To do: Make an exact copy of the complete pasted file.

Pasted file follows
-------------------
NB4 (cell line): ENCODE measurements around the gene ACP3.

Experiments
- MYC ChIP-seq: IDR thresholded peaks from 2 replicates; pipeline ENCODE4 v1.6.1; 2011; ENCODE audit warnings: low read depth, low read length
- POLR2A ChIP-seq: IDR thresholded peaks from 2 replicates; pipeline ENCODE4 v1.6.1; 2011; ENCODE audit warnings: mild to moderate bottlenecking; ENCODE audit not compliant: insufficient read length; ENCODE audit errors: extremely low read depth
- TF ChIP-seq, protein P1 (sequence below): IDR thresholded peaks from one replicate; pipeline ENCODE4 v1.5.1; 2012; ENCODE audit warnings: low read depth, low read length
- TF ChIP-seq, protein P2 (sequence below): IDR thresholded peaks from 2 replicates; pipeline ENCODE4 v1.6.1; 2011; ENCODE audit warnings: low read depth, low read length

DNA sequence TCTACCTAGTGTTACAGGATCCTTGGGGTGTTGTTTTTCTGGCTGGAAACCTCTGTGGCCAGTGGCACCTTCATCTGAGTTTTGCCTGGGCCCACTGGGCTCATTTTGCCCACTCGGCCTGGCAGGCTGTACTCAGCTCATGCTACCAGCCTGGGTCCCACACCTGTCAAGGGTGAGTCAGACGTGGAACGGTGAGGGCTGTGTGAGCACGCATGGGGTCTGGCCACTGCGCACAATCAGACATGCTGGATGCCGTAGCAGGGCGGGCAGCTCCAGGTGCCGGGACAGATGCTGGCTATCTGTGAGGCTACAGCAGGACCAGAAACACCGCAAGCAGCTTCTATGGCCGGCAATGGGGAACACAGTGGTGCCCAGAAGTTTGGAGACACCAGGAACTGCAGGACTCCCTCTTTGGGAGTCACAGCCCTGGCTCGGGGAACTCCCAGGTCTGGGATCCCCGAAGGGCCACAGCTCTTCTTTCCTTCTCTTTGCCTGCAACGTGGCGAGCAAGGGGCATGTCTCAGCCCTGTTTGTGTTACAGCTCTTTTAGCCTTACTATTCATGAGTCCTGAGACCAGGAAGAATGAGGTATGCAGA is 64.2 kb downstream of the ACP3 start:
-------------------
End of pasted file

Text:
NB4 (cell line): ENCODE measurements around the gene ACP3.

Experiments
- MYC ChIP-seq: IDR thresholded peaks from 2 replicates; pipeline ENCODE4 v1.6.1; 2011; ENCODE audit warnings: low read depth, low read length
- POLR2A ChIP-seq: IDR thresholded peaks from 2 replicates; pipeline ENCODE4 v1.6.1; 2011; ENCODE audit warnings: mild to moderate bottlenecking; ENCODE audit not compliant: insufficient read length; ENCODE audit errors: extremely low read depth
- TF ChIP-seq, protein P1 (sequence below): IDR thresholded peaks from one replicate; pipeline ENCODE4 v1.5.1; 2012; ENCODE audit warnings: low read depth, low read length
- TF ChIP-seq, protein P2 (sequence below): IDR thresholded peaks from 2 replicates; pipeline ENCODE4 v1.6.1; 2011; ENCODE audit warnings: low read depth, low read length

DNA sequence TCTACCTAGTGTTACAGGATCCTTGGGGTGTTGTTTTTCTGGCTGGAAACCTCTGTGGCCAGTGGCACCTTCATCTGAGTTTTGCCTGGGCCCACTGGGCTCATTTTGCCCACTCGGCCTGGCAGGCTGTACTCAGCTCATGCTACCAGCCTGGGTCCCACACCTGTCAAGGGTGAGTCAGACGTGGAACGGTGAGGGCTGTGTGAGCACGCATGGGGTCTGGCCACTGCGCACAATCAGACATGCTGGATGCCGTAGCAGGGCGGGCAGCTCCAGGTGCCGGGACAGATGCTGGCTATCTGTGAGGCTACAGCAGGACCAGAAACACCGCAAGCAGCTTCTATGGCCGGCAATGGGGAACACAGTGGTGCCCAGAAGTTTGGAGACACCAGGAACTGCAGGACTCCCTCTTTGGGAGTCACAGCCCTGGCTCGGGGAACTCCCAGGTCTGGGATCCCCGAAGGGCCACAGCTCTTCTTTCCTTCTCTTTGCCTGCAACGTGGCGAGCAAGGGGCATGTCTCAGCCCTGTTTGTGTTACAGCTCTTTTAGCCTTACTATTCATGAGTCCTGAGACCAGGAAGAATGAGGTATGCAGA is 64.2 kb downstream of the ACP3 start: